A Look At Dr. Seuss's World War II Cartoons

Dr. Seuss's World War II Cartoons

Via Huffington Post:

As the author of dozens of classic children's books, Theodor Seuss Geisel ( better known as Dr. Seuss) also moonlighted as a prolific political cartoonist during World War II. He created editorial cartoons for the left-leaning New York newspaper PM from 1941 to 1943, and now the Mandeville Special Collections Library at the University of California, San Diego houses the original newspaper clippings of more than 400 cartoons that Dr. Seuss drew for PM, plus a series of war bonds advertisements that appeared in other publications.

His work was more than just Green Eggs and Ham—his several hundred pieces offer unique depictions of issues around American racism, Nazism, the war, and politics. Seeing classic Seussian-style characters wearing swastikas and depicting a petulant "Adolfikins" rejecting milk from a non-Aryan cow is hilarious and stunning. You can view the entire catalog of his work here.

Image of Dr. Seuss's Beginner Book Collection (Cat in the Hat, One Fish Two Fish, Green Eggs and Ham, Hop on Pop, Fox in Socks)
Author: Dr. Seuss
Price: $25.25
Publisher: Random House Books for Young Readers (2009)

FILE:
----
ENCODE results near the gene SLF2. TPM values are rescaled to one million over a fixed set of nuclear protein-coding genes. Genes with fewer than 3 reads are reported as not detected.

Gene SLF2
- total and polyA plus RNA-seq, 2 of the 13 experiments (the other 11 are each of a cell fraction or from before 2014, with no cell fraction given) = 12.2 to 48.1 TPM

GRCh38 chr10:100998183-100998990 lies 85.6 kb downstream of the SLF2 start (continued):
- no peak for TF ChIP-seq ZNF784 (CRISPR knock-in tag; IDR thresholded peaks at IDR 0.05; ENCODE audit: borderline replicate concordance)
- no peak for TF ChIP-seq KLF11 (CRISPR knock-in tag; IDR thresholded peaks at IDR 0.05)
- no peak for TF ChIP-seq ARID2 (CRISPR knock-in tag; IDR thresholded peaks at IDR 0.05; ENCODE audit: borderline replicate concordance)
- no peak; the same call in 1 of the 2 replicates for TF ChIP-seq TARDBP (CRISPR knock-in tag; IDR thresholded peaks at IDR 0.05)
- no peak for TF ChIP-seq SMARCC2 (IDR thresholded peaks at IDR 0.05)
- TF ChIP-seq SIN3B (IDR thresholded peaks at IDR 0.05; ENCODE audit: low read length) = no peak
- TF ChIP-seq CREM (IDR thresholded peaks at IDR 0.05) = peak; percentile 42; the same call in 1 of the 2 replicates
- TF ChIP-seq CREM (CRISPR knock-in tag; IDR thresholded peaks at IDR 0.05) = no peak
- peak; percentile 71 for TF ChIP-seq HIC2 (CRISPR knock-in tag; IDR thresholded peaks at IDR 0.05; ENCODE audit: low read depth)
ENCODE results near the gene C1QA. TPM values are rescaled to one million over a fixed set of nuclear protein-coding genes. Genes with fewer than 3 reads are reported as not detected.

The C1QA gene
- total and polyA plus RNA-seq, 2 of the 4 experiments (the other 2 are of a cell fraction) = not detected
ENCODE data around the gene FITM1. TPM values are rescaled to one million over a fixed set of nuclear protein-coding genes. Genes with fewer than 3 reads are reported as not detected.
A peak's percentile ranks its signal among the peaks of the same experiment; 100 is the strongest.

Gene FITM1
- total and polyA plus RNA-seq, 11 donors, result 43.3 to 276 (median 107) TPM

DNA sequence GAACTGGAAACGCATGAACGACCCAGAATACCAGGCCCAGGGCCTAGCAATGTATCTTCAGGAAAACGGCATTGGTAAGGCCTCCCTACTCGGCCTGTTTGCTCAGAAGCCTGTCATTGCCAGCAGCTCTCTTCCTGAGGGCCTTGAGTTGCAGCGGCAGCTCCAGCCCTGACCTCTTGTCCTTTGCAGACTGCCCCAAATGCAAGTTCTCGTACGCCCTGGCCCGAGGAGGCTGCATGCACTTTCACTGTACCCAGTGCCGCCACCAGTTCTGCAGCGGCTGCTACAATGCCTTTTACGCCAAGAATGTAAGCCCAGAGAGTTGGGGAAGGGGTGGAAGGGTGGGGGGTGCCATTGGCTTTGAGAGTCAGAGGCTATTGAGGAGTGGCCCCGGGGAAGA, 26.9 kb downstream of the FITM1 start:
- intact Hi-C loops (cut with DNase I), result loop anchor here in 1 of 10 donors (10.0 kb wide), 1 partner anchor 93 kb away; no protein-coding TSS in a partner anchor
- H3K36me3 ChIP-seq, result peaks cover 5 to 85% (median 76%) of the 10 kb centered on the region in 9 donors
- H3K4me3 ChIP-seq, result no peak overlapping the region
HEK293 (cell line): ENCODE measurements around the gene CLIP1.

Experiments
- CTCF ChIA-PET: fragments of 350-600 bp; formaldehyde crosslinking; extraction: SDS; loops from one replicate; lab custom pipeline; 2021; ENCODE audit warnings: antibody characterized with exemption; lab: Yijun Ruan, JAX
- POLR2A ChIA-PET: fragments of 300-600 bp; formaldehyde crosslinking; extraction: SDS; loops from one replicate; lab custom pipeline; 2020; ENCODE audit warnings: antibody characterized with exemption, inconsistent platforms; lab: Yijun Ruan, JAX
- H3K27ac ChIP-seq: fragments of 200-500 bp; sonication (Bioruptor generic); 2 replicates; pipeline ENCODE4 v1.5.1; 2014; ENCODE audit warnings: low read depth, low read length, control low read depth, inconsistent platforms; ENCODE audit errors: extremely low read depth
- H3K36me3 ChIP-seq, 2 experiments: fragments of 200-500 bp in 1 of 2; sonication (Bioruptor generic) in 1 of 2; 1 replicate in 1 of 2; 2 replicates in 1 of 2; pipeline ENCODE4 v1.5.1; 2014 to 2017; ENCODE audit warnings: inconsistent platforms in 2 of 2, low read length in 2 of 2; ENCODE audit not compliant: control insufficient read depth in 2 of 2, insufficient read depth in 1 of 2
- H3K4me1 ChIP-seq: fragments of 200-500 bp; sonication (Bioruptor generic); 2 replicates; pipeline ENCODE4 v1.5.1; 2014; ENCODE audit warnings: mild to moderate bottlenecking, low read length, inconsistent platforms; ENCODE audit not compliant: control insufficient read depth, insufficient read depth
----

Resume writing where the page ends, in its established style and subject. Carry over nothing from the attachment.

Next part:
Binding: Hardcover, 360 pages

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imsteph's picture
imsteph from Los Angeles, CA is reading Dhalgren by Samuel R. Delany, Turn of Mind by Alice LaPlante June 6, 2012 - 6:59pm

Part of what was very problematic about these Seuss cartoons was that they would depict caricatures of Hitler to represent Germany, and next to those, caricatures of a buck-toothed, pig-nosed, unidentifiable Asian male to represent Japan.  The white enemy - Hitler.  The yellow enemy - he could be anyone with Asian (?) features.  Send them all to Manzanar.

Joshua Chaplinsky's picture
Joshua Chaplinsky from New York is reading The Bone Clocks June 6, 2012 - 7:16pm

Yeah, they are a tad racist.

Fylh's picture
Fylh from from from is reading is from is reading is reading is reading reading is reading June 6, 2012 - 7:54pm

Racially insensitive American political cartoons from the early 1940s? Good grief, and depicting the enemy in an unflattering light!

Sounds like the least of their worries.

Joshua Chaplinsky's picture
Joshua Chaplinsky from New York is reading The Bone Clocks June 7, 2012 - 9:58am

I wasn't condemning. I condone.

Fylh's picture
Fylh from from from is reading is from is reading is reading is reading reading is reading June 7, 2012 - 12:06pm

Oh, I didn't aim that at you, Josh — it was the post above yours that pulled a variation of the "Hitler" thing online, except instead of Auschwitz it was Manzanar (and therefore okay, one presumes...).